Our FX strategists expect the dollar-bloc commodity currencies to remain under pressure versus the greenback. China holds the key for the commodity exporting currencies. Despite the soaring stock market, thus far there are scant signs that the Chinese economy is accelerating.
- Particularly important for the Australian dollar, iron ore prices are still falling. This means that Australia’s terms of trade and currency have yet to bottom. Additional downside for the Australian dollar comes from the prospect of additional RBA rate cuts. Although the central bank held policy steady last week, it maintained its easing bias. Our RBA Monitor remains in “easy money required” territory, warning that more rates cuts are ahead.
- We also see further downside risks in the Canadian dollar. Our Commodity & Energy Strategy service remains bearish on crude oil. Downside risks to growth could necessitate further rate cuts. Last week’s Business Outlook Survey was broadly weak with future sales growth, employment and investment posting declines.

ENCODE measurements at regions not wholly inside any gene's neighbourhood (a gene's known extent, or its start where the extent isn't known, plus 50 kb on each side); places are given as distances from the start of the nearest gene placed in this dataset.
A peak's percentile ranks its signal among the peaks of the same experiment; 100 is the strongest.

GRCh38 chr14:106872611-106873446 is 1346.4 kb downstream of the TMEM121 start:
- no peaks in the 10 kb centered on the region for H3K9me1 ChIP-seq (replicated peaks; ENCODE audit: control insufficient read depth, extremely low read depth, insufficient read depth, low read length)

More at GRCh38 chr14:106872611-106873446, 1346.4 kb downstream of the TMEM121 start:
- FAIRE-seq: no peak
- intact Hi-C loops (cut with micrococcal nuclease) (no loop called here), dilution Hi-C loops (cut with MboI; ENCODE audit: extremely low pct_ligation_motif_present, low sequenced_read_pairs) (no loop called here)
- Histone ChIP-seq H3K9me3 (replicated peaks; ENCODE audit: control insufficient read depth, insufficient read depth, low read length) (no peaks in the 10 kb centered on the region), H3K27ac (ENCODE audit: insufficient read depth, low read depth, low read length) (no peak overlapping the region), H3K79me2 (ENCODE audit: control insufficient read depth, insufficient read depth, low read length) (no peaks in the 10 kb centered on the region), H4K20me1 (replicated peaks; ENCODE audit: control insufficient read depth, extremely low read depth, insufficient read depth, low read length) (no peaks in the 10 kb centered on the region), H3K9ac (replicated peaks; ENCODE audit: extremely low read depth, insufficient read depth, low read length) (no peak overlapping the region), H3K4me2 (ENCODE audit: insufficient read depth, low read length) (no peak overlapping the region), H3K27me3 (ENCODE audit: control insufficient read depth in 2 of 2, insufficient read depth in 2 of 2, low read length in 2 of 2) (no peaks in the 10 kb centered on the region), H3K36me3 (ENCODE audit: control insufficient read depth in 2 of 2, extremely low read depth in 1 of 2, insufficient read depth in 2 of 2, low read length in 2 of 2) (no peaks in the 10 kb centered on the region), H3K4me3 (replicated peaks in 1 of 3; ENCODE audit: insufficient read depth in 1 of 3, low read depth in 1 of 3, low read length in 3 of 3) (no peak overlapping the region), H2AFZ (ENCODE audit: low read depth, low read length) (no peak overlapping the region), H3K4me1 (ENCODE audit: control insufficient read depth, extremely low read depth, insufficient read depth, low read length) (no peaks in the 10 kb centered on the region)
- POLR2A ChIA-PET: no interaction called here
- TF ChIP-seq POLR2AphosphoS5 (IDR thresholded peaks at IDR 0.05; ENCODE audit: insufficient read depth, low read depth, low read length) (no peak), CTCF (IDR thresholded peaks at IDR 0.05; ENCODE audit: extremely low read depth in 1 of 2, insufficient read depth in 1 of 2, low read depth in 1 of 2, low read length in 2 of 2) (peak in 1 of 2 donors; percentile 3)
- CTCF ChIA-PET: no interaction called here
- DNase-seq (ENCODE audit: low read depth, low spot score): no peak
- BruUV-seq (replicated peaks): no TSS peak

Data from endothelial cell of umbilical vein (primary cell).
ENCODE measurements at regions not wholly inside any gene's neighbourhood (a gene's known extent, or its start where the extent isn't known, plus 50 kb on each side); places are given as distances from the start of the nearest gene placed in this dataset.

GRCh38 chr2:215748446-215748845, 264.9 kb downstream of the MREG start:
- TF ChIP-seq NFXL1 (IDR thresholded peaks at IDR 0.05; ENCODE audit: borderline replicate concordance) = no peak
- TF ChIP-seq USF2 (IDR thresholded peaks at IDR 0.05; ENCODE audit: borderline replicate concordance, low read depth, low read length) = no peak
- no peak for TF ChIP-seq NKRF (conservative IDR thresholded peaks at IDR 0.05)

- The kiwi ranks the best among the three dollar-bloc currencies. NZ’s economy and commodity basket, which is biased towards dairy products, are much more resilient. Unlike the Australian dollar, which is still overvalued relative to its terms of trade, the kiwi is closer to fair value. Also, the RBNZ does not have an easing bias. Nevertheless, it will be difficult for the NZ dollar to decouple completely from the other commodity currencies.
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